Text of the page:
Professor Kay Davies, of Oxford University, said that, if handled properly, the techniques of genetic analysis could help thousands of families afflicted by inherited disease.
But she warned that there is no regulatory body to ensure that tests are done properly and that information about their genetic predisposition to disease is given to people properly. People were also worried that insurance companies might discriminate against them on the basis of what is in their genes.
Professor Davies cited the example of a commercial company, University Diagnostics in Britain, which is already offering postal tests for cystic fibrosis - the commonest inherited disease in Britain. The test will show up whether someone is a healthy "carrier" and at risk of having children who suffer from the disease, if the other parent is a carrier too.
"It is now possible to diagnose most common single gene defects, such as muscular dystrophy and cystic fibrosis, and also to screen for susceptibility to certain cancers, such as colon cancer and a small proportion of breast cancer. As we move into the next century, it will become possible to predict an individual's risk of having a predisposition to more common disorders resulting from genetic-environmental interactions such as diabetes, ischaemic heart disease asthma and rheumatoid arthritis...."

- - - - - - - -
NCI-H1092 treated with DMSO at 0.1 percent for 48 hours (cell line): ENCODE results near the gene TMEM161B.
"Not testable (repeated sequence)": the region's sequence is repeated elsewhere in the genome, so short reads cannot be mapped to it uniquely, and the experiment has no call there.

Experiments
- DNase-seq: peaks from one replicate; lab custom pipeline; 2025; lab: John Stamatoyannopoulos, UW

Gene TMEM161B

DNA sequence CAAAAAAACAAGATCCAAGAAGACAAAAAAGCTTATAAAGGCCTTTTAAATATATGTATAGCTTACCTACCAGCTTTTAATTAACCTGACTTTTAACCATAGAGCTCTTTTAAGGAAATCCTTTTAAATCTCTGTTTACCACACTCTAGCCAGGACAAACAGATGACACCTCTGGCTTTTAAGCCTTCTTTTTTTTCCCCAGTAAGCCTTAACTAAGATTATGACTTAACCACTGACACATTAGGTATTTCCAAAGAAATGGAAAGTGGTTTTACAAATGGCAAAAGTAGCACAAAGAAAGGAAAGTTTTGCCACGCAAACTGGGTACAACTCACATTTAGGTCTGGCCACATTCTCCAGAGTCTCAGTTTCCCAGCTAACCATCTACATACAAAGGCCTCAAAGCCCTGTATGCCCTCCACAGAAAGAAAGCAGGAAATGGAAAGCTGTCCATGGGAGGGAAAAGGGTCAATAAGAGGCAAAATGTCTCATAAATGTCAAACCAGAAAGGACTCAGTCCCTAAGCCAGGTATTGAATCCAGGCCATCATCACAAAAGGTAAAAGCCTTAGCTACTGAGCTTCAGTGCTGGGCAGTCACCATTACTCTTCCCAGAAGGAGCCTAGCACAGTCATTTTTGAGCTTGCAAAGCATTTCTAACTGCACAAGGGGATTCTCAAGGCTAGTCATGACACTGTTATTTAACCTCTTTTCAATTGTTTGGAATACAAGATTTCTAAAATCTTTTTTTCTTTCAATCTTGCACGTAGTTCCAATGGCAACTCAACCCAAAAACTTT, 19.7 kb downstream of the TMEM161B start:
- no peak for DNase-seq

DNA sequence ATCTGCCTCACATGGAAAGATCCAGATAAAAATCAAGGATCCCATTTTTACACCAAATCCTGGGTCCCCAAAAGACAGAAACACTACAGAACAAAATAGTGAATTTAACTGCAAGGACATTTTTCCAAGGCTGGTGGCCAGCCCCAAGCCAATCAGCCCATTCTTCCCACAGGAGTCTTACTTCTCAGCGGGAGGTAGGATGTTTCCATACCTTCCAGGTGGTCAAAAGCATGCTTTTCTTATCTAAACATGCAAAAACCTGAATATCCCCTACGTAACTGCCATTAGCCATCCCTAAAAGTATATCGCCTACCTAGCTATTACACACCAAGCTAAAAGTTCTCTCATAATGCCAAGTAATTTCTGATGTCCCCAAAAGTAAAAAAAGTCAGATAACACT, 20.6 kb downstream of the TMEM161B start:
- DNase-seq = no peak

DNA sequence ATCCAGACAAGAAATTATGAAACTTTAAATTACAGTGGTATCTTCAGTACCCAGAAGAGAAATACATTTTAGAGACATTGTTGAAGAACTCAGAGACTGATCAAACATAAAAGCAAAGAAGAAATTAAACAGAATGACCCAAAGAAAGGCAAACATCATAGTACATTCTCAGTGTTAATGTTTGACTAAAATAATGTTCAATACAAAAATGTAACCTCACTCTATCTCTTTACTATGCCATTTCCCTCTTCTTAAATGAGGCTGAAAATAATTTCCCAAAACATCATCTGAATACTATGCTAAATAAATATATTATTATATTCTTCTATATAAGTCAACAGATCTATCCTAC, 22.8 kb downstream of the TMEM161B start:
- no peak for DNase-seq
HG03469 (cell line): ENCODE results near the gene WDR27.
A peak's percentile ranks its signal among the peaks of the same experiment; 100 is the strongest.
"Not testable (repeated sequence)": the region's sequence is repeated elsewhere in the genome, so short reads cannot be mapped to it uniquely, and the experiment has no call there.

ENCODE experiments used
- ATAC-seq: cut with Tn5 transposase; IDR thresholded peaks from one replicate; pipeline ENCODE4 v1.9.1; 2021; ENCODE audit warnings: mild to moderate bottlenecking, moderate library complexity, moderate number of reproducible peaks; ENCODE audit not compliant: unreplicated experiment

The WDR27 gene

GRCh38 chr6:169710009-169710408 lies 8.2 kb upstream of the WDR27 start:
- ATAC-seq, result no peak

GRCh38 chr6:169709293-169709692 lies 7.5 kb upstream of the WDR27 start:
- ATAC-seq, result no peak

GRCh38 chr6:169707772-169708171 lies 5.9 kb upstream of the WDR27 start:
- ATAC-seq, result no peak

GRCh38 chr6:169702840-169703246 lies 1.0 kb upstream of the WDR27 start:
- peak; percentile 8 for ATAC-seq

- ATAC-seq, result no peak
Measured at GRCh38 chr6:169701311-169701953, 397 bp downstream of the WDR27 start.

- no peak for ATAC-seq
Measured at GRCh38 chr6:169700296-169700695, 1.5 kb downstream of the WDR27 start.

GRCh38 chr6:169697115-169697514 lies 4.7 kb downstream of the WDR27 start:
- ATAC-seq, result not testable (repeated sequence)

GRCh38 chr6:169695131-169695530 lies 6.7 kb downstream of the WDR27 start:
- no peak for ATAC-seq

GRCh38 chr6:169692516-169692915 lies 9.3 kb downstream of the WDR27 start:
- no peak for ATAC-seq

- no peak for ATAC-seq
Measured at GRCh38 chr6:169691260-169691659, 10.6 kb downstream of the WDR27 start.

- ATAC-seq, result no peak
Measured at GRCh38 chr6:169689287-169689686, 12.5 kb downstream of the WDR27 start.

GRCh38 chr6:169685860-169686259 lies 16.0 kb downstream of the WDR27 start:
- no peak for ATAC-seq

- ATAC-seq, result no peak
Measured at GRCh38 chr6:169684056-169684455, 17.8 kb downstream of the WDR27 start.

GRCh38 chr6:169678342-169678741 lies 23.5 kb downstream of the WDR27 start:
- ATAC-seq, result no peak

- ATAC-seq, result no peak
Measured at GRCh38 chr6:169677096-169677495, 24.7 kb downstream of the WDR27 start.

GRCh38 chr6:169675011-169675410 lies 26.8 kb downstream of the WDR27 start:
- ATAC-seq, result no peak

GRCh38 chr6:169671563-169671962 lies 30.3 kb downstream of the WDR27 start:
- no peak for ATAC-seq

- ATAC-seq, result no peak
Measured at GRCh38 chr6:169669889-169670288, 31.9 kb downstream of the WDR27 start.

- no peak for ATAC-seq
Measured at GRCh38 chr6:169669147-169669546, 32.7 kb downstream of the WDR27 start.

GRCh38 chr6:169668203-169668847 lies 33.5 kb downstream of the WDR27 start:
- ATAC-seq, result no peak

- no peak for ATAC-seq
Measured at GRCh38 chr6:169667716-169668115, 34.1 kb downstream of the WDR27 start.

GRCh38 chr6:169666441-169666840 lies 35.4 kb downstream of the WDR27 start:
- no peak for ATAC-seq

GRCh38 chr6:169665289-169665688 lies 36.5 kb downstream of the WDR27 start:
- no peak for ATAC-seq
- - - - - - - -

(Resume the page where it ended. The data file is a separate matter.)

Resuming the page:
But she said that if genetic testing became available over-the-counter it might cause more suffering than good by generating widespread anxiety about genetic predispositions that nothing can be done about.
She pointed out that the NHS was conducting pilot studies to see how best to organise the service to ensure that everyone who had a genetic test was properly counselled and, as far as possible, understood the significance of the results.Reuse content